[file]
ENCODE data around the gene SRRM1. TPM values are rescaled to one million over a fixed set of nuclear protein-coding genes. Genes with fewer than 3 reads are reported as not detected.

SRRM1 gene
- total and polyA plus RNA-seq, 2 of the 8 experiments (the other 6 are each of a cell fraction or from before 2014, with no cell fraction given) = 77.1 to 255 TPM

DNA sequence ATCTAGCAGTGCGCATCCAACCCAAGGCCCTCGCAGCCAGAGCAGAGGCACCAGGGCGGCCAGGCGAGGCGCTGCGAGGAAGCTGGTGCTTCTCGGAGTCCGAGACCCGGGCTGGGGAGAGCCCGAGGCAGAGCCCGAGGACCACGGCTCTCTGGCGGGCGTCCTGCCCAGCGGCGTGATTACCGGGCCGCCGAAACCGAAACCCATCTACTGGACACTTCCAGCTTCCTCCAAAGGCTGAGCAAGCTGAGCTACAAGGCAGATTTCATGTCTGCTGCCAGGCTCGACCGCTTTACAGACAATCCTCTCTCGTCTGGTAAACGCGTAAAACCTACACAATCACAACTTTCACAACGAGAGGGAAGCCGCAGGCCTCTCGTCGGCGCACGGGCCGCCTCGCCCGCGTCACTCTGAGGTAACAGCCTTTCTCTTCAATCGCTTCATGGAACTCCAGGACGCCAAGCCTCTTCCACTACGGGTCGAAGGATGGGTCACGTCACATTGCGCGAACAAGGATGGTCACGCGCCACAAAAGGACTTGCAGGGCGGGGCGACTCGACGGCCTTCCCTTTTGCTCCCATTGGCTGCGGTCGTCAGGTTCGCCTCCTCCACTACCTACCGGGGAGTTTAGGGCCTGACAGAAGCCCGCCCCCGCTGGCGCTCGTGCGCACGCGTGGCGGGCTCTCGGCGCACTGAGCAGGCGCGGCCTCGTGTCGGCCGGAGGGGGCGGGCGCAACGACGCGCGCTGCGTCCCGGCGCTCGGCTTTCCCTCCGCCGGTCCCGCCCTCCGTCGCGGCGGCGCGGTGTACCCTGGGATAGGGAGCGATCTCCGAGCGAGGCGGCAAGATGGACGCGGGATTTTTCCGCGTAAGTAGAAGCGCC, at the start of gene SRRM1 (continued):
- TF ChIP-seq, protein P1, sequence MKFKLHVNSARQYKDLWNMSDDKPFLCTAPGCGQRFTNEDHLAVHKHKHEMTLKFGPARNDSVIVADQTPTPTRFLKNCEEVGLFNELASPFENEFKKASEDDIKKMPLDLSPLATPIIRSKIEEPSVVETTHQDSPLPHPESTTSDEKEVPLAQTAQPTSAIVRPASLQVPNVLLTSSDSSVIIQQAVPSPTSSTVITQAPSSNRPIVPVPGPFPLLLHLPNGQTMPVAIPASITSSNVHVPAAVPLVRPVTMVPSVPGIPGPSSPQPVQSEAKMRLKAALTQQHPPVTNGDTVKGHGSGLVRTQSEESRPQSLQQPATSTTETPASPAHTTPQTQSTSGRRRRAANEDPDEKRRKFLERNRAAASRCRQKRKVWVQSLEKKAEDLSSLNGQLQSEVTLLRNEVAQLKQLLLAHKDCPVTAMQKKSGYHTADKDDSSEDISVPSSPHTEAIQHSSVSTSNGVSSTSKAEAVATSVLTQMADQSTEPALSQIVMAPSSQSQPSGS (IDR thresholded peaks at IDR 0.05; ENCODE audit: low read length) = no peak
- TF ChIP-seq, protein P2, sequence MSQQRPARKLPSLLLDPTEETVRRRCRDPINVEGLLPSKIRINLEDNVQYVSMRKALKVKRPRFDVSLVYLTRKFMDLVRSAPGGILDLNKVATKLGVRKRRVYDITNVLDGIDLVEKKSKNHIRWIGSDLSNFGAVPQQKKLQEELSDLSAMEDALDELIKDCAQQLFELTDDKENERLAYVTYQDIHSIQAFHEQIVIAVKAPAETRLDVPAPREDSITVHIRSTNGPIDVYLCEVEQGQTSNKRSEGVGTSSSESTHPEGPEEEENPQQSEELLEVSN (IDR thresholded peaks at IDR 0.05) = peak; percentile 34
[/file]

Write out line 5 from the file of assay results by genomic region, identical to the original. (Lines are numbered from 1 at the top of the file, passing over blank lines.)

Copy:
- TF ChIP-seq, protein P1, sequence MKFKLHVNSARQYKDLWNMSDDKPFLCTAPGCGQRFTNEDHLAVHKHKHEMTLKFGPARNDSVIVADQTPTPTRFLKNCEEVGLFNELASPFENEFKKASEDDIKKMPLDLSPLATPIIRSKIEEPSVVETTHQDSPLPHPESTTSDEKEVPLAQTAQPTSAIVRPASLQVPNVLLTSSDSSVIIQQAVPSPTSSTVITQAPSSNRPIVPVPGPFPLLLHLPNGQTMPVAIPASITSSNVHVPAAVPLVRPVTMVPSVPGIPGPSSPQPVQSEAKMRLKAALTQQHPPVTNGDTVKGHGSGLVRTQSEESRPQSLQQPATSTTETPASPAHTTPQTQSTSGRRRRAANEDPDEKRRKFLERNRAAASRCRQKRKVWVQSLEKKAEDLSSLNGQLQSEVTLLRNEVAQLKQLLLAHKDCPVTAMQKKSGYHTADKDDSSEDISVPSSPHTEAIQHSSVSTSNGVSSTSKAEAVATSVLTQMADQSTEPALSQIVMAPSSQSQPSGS (IDR thresholded peaks at IDR 0.05; ENCODE audit: low read length) = no peak